• Kanitatlan (unregistered)

    I was more amused when I once (long, long time ago) found a header file with the following

    DEFINE ZERO "1";

  • Cpt. Obvious (unregistered)

    Meh. There's plenty of IDEs that'll end up doing stuff like that for you - hunt through the codebase, finding repeated strings and externalizing them to constants. Not a massive WTF

  • bvs23bkv33 (unregistered) in reply to Kanitatlan

    explicit: if you write #define ZERO\n it will be also defined as 1

  • Little Bobby Tables (unregistered) in reply to Kanitatlan

    Possibly a cack-handed attempt to make an application change mode, from "Dev" mode to "Test" or "Prod" mode, for example, where the stupid programmer had defined the modes by integer and then named the mode stupidly. Rather than go through and hunt for everywhere the mode was invoked, the maintenance man just decided: f%&k it, change it in the Define block. WTF upon WTF.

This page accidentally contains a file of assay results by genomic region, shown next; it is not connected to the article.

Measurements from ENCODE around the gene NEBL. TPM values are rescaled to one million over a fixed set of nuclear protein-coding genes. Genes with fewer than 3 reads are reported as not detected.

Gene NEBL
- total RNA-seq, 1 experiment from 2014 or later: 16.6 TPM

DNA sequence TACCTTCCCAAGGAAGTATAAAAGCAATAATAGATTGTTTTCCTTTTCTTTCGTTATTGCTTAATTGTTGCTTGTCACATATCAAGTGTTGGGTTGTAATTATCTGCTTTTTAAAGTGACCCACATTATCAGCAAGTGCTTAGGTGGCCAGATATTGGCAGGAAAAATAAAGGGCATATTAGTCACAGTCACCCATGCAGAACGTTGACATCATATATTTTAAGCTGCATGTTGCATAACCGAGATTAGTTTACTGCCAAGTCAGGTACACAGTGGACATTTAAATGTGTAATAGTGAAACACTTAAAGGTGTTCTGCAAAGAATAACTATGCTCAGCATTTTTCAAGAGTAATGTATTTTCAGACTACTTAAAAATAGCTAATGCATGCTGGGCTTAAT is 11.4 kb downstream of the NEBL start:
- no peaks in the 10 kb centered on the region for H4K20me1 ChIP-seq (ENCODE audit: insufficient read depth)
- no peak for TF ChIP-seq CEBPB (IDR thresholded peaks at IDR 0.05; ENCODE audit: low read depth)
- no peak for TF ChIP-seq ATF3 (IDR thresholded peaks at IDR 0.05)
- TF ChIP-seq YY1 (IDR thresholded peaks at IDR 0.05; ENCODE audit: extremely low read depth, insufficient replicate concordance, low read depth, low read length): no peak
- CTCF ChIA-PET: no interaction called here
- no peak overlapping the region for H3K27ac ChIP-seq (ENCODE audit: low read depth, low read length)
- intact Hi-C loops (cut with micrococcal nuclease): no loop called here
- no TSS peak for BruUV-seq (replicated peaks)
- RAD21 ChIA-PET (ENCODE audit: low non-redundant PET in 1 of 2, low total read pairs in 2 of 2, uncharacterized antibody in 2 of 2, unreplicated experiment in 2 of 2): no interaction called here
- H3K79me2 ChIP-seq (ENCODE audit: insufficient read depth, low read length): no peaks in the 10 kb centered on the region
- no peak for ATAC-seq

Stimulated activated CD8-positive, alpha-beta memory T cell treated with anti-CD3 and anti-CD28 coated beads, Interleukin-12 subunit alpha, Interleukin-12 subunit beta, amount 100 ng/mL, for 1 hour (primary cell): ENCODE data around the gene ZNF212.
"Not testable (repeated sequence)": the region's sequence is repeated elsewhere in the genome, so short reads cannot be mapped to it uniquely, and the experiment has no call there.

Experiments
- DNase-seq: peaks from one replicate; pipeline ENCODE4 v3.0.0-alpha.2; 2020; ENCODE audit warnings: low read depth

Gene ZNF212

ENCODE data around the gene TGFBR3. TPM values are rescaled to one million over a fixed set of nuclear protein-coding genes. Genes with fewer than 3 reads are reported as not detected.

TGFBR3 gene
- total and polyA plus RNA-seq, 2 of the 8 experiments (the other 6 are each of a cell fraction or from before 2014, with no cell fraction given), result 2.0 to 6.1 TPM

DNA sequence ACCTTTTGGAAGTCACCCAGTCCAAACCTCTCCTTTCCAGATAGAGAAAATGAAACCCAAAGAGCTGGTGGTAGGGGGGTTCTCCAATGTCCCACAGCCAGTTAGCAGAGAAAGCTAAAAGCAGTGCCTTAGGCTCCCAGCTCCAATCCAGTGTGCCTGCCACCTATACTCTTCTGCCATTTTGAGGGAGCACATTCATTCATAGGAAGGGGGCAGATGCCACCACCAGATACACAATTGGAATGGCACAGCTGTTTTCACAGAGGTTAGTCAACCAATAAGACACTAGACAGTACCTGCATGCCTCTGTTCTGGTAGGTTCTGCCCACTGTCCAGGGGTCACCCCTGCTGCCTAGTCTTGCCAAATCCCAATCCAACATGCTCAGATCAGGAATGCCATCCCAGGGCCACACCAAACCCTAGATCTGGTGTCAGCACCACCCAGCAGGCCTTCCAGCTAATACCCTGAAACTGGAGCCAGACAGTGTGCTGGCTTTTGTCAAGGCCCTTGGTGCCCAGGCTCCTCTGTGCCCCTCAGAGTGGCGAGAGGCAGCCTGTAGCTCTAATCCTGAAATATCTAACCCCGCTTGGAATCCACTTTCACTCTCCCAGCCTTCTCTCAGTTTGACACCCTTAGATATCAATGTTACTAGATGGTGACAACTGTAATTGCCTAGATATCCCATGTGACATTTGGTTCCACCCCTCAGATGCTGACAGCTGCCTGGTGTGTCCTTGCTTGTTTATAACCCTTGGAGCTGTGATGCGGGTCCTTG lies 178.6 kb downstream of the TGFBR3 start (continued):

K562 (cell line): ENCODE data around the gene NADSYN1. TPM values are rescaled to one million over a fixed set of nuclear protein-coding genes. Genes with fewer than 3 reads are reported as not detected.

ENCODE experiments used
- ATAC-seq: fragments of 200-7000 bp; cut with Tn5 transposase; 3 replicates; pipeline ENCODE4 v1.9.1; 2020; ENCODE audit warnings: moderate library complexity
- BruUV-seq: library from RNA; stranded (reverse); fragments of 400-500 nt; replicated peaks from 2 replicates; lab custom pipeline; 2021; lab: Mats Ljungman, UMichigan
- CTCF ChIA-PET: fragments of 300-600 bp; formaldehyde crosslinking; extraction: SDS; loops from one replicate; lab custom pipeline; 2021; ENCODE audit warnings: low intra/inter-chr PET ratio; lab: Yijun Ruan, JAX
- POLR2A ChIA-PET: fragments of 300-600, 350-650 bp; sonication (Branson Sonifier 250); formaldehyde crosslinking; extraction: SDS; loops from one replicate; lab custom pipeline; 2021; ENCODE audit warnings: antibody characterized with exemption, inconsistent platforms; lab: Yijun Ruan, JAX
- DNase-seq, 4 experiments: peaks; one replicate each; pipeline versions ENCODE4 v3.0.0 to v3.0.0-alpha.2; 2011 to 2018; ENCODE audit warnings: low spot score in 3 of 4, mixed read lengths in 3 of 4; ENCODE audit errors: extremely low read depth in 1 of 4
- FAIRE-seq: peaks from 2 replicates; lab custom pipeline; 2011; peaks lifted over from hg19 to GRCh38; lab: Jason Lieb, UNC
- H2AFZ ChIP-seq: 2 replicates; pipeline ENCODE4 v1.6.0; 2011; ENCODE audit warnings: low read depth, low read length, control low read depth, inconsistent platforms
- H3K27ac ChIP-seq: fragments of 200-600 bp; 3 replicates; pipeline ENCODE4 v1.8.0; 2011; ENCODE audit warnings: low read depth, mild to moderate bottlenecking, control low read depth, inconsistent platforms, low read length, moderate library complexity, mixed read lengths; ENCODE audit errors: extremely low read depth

• RLB (unregistered) in reply to bvs23bkv33

    In what language? In C, it will be defined, but without a value.

  • Charles F. (unregistered) in reply to RLB

    It's C#.

    I don't know C# myself, so I wonder if

    (True == "True") == true

    would be "true."

  • C# Guru (unregistered) in reply to Charles F.

    In this case (True == "True") == true will always be true.

    The constant True has the value "True" so the statement in brackets evaluates to true. And true should be true (meaning true === true) in all languages.

  • Prash (github)

    I don't see why this is bad code if those strings are legitimately needed. They can prevent typos compared to repeating string literals.

  • (nodebb)

    The submitter (or the editor?) left out three lines:

    public const string False = "False";
    public const string FILENOTFOUND = "FILENOTFOUND";
    public const string FileNotFound = "FileNotFound";
  • Mike Rosoft (unregistered)

    Yeah, this is what you get when corporate enforces the rule that literal values must not be used and instead one has to use named constants. (And then, for additional madness, they get an idea that every public member needs to have XML documentation comments.)